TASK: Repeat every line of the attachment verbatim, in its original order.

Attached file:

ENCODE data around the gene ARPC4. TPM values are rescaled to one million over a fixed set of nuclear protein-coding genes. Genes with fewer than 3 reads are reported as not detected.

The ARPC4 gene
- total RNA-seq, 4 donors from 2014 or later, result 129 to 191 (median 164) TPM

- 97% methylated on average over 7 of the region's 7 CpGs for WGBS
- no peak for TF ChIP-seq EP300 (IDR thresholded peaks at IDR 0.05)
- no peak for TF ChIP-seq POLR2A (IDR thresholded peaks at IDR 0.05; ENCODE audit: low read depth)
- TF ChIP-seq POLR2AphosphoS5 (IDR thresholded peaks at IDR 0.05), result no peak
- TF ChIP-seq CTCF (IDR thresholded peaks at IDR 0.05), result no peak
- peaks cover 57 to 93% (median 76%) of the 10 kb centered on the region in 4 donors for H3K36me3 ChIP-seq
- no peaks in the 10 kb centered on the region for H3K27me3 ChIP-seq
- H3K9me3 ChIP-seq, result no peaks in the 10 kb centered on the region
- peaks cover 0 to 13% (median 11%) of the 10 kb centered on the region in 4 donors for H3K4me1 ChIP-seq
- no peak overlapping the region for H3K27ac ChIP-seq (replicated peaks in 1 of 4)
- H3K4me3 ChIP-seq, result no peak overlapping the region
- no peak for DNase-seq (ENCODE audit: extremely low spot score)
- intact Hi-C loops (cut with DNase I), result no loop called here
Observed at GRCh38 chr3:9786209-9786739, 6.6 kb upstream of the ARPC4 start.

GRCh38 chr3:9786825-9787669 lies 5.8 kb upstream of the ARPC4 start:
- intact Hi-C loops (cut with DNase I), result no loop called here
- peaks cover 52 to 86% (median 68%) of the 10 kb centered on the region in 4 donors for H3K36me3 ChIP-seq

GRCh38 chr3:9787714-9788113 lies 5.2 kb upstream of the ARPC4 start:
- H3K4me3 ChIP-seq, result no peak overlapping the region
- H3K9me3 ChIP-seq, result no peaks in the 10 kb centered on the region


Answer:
ENCODE data around the gene ARPC4. TPM values are rescaled to one million over a fixed set of nuclear protein-coding genes. Genes with fewer than 3 reads are reported as not detected.

The ARPC4 gene
- total RNA-seq, 4 donors from 2014 or later, result 129 to 191 (median 164) TPM

- 97% methylated on average over 7 of the region's 7 CpGs for WGBS
- no peak for TF ChIP-seq EP300 (IDR thresholded peaks at IDR 0.05)
- no peak for TF ChIP-seq POLR2A (IDR thresholded peaks at IDR 0.05; ENCODE audit: low read depth)
- TF ChIP-seq POLR2AphosphoS5 (IDR thresholded peaks at IDR 0.05), result no peak
- TF ChIP-seq CTCF (IDR thresholded peaks at IDR 0.05), result no peak
- peaks cover 57 to 93% (median 76%) of the 10 kb centered on the region in 4 donors for H3K36me3 ChIP-seq
- no peaks in the 10 kb centered on the region for H3K27me3 ChIP-seq
- H3K9me3 ChIP-seq, result no peaks in the 10 kb centered on the region
- peaks cover 0 to 13% (median 11%) of the 10 kb centered on the region in 4 donors for H3K4me1 ChIP-seq
- no peak overlapping the region for H3K27ac ChIP-seq (replicated peaks in 1 of 4)
- H3K4me3 ChIP-seq, result no peak overlapping the region
- no peak for DNase-seq (ENCODE audit: extremely low spot score)
- intact Hi-C loops (cut with DNase I), result no loop called here
Observed at GRCh38 chr3:9786209-9786739, 6.6 kb upstream of the ARPC4 start.

GRCh38 chr3:9786825-9787669 lies 5.8 kb upstream of the ARPC4 start:
- intact Hi-C loops (cut with DNase I), result no loop called here
- peaks cover 52 to 86% (median 68%) of the 10 kb centered on the region in 4 donors for H3K36me3 ChIP-seq

GRCh38 chr3:9787714-9788113 lies 5.2 kb upstream of the ARPC4 start:
- H3K4me3 ChIP-seq, result no peak overlapping the region
- H3K9me3 ChIP-seq, result no peaks in the 10 kb centered on the region